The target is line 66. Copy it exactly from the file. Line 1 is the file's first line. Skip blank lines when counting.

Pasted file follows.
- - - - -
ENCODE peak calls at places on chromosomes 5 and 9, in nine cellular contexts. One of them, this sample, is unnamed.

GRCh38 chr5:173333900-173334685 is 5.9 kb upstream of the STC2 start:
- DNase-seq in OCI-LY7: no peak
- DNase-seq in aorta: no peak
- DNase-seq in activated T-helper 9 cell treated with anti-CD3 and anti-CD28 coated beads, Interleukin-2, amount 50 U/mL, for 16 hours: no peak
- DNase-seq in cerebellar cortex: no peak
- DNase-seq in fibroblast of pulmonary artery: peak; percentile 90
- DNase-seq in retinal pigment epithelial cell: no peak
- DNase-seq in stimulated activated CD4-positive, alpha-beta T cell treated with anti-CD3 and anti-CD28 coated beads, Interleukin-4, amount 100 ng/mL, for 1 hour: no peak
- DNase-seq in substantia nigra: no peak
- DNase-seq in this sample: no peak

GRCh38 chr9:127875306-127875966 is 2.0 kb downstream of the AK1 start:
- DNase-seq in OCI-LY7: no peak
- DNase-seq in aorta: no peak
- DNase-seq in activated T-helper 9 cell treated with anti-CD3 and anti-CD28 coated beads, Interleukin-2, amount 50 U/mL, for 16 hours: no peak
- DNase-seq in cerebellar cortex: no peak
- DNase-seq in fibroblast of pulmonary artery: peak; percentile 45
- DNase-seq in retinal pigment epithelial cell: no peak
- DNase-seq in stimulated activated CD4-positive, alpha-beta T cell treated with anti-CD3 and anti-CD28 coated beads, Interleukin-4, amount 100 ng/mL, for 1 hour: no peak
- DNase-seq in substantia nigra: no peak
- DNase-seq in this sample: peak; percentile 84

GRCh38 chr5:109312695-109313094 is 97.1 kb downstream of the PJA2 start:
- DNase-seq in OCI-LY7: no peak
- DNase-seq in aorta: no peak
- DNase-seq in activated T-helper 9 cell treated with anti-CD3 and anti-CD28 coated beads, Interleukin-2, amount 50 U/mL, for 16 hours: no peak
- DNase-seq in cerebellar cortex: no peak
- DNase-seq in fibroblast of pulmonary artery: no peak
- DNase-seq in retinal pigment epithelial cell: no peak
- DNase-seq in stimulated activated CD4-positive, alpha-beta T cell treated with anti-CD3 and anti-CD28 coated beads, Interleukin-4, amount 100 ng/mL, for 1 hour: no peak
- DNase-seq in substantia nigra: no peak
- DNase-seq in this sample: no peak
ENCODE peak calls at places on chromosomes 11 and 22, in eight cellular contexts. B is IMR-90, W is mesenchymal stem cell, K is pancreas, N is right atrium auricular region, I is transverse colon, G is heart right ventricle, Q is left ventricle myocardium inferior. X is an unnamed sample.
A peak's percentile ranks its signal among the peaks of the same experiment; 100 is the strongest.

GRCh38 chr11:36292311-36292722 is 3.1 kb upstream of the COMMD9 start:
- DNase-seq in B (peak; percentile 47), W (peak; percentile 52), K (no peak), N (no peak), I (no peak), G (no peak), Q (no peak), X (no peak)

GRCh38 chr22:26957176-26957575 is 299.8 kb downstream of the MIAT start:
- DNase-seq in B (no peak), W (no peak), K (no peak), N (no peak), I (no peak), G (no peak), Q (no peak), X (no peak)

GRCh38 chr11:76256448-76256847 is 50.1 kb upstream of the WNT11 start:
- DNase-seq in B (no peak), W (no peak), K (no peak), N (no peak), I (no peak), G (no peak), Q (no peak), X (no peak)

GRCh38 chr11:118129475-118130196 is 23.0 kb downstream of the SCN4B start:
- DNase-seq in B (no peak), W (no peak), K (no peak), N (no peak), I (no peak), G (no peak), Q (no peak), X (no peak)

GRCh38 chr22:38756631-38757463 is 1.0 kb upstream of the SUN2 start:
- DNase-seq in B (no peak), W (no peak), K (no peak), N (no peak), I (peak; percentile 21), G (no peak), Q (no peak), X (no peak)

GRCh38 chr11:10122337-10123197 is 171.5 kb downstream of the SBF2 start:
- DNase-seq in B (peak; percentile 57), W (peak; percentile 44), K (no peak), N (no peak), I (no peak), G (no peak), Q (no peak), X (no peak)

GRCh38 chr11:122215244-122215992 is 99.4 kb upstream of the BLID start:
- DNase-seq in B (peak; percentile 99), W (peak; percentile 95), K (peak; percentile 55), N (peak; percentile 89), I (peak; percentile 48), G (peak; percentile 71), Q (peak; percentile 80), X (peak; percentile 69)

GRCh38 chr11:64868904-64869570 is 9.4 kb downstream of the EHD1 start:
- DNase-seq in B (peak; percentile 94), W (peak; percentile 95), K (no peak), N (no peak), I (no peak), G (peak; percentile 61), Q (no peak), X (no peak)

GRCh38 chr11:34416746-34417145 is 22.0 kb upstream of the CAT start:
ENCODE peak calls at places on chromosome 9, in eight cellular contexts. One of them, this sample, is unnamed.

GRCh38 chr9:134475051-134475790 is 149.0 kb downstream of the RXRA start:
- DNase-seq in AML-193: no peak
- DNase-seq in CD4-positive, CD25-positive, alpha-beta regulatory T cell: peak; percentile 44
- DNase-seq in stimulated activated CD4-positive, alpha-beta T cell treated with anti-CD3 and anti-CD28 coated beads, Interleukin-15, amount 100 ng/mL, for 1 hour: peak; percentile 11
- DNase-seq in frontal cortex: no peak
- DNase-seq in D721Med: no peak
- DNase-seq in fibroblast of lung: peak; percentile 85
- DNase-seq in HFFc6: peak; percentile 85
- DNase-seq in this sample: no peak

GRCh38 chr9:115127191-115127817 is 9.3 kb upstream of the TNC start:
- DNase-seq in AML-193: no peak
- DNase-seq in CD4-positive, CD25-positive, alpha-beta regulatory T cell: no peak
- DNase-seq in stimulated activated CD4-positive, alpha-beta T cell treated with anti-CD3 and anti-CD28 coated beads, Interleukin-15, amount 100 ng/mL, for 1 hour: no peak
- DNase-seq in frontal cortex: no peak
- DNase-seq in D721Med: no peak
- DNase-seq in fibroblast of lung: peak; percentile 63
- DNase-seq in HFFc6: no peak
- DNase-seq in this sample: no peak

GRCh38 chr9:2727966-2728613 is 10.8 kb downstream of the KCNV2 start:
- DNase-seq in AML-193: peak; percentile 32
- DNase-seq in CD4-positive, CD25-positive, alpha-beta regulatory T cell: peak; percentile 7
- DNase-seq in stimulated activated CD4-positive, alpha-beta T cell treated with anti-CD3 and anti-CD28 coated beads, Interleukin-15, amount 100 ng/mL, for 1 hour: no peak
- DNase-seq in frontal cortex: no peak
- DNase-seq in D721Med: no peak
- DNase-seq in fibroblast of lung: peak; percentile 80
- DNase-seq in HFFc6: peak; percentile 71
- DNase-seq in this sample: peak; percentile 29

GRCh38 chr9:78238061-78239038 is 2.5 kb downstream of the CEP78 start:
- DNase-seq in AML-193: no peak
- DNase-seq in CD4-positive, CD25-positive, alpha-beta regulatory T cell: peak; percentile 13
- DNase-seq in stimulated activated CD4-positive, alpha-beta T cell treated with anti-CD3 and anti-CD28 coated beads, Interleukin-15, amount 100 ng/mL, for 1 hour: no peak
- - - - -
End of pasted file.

- DNase-seq in D721Med: no peak